You Never Know What You Have Until You Lose It
Accidents, I’ve had more than I care to admit. Some of them my fault, others, believe it or not, not my fault at all, just the product of bad luck, or karma – one of the two. For better or for worse, when the Texas Department of Public Safety and I entered into our marriage of wits it was until death do us part, at least for me, or until I moved out of state. A few times we’ve been at the brink of despair, heading for “Splits-Ville,” especially at the inception of our story together, but we’ve always managed to pull through. No laughing matter, simply all I can do to hold back from crying.
The worst involved a maroon colored La Baronne convertible property of one of my sisters, a freeway, lots of fire and an explosion. I’d borrowed her car to make it on time to the job where I spent eight hours a day making payment arrangements for people unable or unwilling to pay their phone bills. Cruising along, top down, music pumping, cigarette lit, all of a sudden precisely before my exit a dark cloud of black smoke unleashed itself upon me. From every direction, every single vent, the smog was darkening every crevice of the La Baronne’s front window. Paranoid as they had us about being late, all I could stupidly think was to get off and walk fast before quarter to three turned into three o’clock. At the light, a coworker offered a ride and we made it on time. That’s when the worrying and reality actually set in.
Wow, did you all see that car that was on fire on the side of the freeway, were the next words I heard. My heart sank. What would I say? How would I explain to my sister her car had burned up. The older boss lady at my job found my predicament quite amusing: Well what are you going to do now? It’s not like you can do anything if the firefighters are already out there? Nevertheless she obliged and allowed me to walk the several blocks back to the car. Traffic tickets were expensive I knew that. Let alone tickets for burning up an entire patch of state grass on the side of the freeway, and what about having all those firefighters out there, and holding up traffic, definitely had to cost a pretty penny. So my game plan was eyeing activity from the Target parking lot just across the way. From there I’d fabricate my story and save face.
Only at the sight of that car, all the blackened grass, and the frenzy of people moving back and forth, I knew I had to be honest. I called my sister and broke the news.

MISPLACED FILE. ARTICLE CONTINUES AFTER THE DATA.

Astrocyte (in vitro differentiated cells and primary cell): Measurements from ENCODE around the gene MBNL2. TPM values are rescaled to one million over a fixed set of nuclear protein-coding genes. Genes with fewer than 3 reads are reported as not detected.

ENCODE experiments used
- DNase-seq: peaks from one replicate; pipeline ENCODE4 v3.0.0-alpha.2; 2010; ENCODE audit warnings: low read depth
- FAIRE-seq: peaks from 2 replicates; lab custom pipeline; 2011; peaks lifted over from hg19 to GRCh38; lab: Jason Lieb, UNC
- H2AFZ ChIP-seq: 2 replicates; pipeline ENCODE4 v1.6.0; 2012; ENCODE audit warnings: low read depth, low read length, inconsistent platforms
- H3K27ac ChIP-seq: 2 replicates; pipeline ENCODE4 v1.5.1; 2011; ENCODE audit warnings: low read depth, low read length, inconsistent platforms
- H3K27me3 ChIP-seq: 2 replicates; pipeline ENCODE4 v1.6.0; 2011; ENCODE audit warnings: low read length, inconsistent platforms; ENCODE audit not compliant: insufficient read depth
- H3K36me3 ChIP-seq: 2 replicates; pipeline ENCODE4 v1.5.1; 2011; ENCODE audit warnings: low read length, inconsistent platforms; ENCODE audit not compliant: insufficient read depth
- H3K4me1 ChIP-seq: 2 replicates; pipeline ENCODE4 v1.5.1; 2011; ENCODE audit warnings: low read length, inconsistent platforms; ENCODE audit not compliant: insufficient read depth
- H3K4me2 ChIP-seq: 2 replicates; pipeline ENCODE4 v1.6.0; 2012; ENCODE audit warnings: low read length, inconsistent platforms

Surprisingly and thankfully she did not yell at me, well not for long anyway. Instead she wondered if I was okay and told me not to worry. I didn’t receive any tickets, but they weren’t necessary. I’d seen how hard she worked to pay for that car and I was the one that now had to live with that guilt.
I wish I could say my track record has improved since then, but quite the opposite is true unfortunately. Literally stacks of pink and white colored papers are archived in my name somewhere in the state of Texas with violations ranging from expired stickers to speeding, even a few for failing to yield. I’ve totaled at least three cars over the past 10 years, and have been threatened with losing my license on more than one occasion. Not that I’m proud of these achievements – actually written out here like this now they are quite shameful. Instead they’ve taught me a thing or two about owning up to the things we do.
As in an actual marriage between two people, or any relationship for that matter, it is impossible to overcome a dilemma if we are unwilling to be honest and take ownership of our mistakes and flaws. I know, I’ve tried to play stupid and it only gets you so far. Because at the end of the day we are the ones that have to deal with the consequences of our own actions, not the other person or people who can choose to leave at any moment – in the same way we can as well. And many times once that something is lost there are very little probabilities of getting it back. Our marriage is still on rocky ground, but the state of Texas and I have come to a new level of understanding I feel.
You never know what you have until you lose it.